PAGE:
Soviet sub leaves Zeebrugge after 23 years as museum attraction

Soviet sub leaves Zeebrugge after 23 years as museum attraction

After more than 20 years, the former Soviet submarine B-143 Foxtrot has left its berth in the port of Zeebrugge, heading for the breaker’s yard in Ghent.

Foxtrot was constructed in 1967, during the presidency of Leonid Brezhnev, and spent its active career carrying out surveillance on Nato naval exercises for the Soviet navy. After the break-up of the Soviet Union, the sub travelled from St, Petersburg to Zeebrugge, where it has been moored at the Prince Albert dock ever since.

The submarine has been a major attraction at the Seafront maritime museum and theme park. At one point the museum wanted to build a dry dock for Foxtrot, to allow essential maintenance to be carried out which is otherwise impossible while the ship is in the water.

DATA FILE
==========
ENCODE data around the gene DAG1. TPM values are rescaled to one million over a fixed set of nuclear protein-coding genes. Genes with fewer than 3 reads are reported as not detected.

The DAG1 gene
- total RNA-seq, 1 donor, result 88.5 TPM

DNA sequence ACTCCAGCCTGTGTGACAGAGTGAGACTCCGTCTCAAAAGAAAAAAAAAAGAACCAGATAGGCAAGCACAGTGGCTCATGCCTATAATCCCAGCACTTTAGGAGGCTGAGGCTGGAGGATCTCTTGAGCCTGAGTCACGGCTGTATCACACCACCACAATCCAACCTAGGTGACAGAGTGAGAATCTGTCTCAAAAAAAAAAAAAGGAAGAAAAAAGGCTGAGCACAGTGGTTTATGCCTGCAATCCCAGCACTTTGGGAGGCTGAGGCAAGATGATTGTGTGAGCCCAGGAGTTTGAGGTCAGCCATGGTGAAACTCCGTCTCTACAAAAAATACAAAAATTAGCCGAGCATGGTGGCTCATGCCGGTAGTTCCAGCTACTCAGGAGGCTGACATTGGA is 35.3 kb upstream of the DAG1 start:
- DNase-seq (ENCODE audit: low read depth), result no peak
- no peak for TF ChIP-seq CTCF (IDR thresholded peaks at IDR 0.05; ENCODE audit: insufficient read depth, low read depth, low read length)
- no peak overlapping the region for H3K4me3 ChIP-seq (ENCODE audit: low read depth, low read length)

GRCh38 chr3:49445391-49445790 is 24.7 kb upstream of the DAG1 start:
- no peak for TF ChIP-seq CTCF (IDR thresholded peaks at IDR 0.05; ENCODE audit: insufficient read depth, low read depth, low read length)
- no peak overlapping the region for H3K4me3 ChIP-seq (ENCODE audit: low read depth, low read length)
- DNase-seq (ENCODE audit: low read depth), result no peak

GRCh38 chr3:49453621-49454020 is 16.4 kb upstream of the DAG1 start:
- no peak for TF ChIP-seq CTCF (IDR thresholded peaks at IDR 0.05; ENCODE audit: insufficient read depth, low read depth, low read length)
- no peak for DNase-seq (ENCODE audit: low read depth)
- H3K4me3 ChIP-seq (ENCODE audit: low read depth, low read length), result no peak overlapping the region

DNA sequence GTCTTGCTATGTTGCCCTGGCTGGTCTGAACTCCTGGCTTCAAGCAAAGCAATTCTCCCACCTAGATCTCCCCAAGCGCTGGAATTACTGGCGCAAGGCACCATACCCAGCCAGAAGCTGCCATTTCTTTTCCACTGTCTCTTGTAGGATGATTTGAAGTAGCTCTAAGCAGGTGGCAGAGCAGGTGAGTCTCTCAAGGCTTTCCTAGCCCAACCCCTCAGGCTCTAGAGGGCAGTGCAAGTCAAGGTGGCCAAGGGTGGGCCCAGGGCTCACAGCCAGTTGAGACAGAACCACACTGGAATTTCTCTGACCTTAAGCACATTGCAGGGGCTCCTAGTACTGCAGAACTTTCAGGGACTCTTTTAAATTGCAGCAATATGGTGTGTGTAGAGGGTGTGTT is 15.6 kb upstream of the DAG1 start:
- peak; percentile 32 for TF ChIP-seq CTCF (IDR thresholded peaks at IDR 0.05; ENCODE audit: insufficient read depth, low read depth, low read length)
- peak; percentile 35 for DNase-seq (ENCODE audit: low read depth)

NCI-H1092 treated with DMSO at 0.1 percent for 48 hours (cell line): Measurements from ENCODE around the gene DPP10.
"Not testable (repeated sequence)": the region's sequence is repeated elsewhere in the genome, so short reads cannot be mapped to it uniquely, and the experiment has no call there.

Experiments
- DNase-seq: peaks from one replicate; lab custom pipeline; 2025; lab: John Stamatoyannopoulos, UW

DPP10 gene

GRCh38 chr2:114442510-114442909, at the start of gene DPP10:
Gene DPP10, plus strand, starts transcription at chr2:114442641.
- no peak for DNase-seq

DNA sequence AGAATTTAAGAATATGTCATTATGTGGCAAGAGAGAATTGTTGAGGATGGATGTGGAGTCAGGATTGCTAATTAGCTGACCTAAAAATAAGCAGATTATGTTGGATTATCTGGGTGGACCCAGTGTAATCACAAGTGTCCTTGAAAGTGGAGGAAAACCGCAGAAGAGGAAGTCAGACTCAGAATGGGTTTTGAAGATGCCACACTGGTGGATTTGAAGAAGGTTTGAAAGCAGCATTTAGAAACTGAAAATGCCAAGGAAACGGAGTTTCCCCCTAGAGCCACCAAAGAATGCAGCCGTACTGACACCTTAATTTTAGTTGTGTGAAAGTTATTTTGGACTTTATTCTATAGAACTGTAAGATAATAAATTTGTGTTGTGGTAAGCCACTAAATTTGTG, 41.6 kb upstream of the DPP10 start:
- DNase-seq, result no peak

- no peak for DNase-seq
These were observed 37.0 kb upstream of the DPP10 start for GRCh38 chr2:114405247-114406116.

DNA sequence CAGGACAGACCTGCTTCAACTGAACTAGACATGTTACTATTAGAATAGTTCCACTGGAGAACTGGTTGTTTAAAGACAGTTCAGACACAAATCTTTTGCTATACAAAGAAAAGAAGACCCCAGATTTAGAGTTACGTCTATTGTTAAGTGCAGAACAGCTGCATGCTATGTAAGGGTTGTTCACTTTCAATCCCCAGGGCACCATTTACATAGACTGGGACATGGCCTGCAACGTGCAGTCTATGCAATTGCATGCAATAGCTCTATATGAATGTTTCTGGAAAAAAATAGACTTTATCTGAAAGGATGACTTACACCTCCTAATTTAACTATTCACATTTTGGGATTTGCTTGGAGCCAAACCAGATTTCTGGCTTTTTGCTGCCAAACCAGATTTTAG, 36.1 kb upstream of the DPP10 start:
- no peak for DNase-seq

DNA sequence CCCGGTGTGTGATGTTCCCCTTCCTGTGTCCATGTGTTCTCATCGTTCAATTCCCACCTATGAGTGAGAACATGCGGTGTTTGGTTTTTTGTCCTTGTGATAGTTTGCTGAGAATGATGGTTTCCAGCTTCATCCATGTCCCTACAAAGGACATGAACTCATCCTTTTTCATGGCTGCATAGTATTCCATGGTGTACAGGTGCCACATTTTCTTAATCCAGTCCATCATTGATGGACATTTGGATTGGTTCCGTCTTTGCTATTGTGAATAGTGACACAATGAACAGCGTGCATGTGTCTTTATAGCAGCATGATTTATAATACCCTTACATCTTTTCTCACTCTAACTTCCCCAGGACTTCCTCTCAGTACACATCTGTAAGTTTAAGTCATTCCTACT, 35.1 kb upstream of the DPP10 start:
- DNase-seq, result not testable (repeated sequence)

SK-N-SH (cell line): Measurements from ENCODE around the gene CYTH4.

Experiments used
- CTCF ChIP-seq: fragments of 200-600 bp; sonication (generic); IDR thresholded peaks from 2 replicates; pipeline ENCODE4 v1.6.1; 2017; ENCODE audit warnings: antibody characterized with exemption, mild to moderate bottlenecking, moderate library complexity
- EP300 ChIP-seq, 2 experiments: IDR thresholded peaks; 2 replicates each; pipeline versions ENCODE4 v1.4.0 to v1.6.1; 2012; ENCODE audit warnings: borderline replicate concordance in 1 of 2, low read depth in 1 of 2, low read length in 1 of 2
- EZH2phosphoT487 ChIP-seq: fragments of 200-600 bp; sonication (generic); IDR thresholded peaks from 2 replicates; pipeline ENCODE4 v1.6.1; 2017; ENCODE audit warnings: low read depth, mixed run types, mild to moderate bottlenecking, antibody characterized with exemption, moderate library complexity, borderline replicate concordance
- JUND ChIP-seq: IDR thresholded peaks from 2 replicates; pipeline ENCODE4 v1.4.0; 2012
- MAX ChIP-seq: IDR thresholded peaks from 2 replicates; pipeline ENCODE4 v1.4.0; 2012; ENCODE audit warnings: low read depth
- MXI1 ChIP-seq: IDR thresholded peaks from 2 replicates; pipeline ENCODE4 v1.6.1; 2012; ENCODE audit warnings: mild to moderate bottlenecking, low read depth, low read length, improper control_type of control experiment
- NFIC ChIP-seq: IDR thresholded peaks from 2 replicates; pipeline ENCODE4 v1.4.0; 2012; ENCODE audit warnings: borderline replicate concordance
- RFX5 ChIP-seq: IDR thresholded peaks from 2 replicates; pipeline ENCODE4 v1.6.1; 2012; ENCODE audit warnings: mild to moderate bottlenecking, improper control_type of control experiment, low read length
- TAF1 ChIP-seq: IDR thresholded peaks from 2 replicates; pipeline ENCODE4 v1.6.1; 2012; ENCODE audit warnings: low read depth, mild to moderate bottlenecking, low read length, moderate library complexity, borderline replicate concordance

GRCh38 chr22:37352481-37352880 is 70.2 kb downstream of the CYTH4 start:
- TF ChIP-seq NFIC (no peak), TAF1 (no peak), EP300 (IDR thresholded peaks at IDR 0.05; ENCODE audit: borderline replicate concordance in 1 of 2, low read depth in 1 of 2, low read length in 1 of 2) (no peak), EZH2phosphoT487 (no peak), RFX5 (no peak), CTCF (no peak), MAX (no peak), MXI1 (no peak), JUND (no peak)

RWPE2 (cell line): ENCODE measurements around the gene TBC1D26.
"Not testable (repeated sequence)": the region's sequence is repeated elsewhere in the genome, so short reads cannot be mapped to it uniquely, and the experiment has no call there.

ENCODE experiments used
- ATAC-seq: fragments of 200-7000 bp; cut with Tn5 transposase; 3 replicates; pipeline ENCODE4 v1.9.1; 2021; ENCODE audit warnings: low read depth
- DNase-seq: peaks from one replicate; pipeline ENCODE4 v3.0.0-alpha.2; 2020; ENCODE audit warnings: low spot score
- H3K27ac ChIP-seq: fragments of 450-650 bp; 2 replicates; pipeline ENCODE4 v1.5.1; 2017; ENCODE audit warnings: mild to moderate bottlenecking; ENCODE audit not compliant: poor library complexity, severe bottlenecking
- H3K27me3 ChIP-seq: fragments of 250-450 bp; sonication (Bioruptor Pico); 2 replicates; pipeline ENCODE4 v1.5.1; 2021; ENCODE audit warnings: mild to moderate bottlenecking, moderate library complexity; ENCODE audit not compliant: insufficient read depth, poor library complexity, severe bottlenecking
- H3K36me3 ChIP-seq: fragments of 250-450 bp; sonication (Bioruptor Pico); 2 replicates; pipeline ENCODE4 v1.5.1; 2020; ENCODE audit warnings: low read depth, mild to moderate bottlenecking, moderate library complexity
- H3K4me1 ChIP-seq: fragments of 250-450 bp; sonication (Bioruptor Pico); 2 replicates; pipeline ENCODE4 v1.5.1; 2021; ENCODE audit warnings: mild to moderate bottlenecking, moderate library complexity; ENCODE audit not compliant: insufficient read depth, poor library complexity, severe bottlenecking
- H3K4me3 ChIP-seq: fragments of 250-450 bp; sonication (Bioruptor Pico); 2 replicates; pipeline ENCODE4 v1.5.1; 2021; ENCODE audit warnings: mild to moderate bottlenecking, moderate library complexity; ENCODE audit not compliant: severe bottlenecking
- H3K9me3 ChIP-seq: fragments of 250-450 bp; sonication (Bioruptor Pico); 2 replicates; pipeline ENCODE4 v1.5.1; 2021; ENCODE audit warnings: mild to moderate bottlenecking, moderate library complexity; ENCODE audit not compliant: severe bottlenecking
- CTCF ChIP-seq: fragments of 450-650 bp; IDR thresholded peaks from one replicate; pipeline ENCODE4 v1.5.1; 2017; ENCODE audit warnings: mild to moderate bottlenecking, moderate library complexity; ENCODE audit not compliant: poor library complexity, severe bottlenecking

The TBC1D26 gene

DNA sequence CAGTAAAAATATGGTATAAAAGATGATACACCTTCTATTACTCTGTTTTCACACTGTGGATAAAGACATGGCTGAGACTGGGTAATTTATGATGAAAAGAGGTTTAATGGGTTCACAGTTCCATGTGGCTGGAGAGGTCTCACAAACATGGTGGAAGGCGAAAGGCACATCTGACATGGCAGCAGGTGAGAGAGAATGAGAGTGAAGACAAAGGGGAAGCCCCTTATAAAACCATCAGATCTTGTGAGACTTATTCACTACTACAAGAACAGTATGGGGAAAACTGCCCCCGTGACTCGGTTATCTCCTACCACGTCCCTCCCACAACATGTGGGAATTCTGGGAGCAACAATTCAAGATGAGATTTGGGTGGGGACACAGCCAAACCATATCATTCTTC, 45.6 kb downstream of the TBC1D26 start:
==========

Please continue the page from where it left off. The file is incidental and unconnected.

But the city of Bruges found the construction of a dry dock – as well as the alternative solution of lifting the ship out of the water onto the dock – to be too expensive, and from then Foxtrot’s days were numbered.

In the year since then, Seafront has undergone a thorough makeover, with the loss of Foxtrot in view. This week the sub was towed out of Zeebrugge on its way to the yard of Galloo, a company the recycles material including metals, in the port of Ghent. Foxtrot will first have to navigate the open sea to Vlissingen, then take the Scheldt to the Terneuzen-Ghent canal before turning towards Ghent.

It was a major operation,” explained Sofie Pieters of Seafront to VRT News. “A lot of parties were involved. We had to wait for high water for the necessary depth we needed, but in the end it all went very smoothly.” The theme park has still to decide what new major attraction if any will take Foxtrot’s place.

Alan Hope

The Brussels Times

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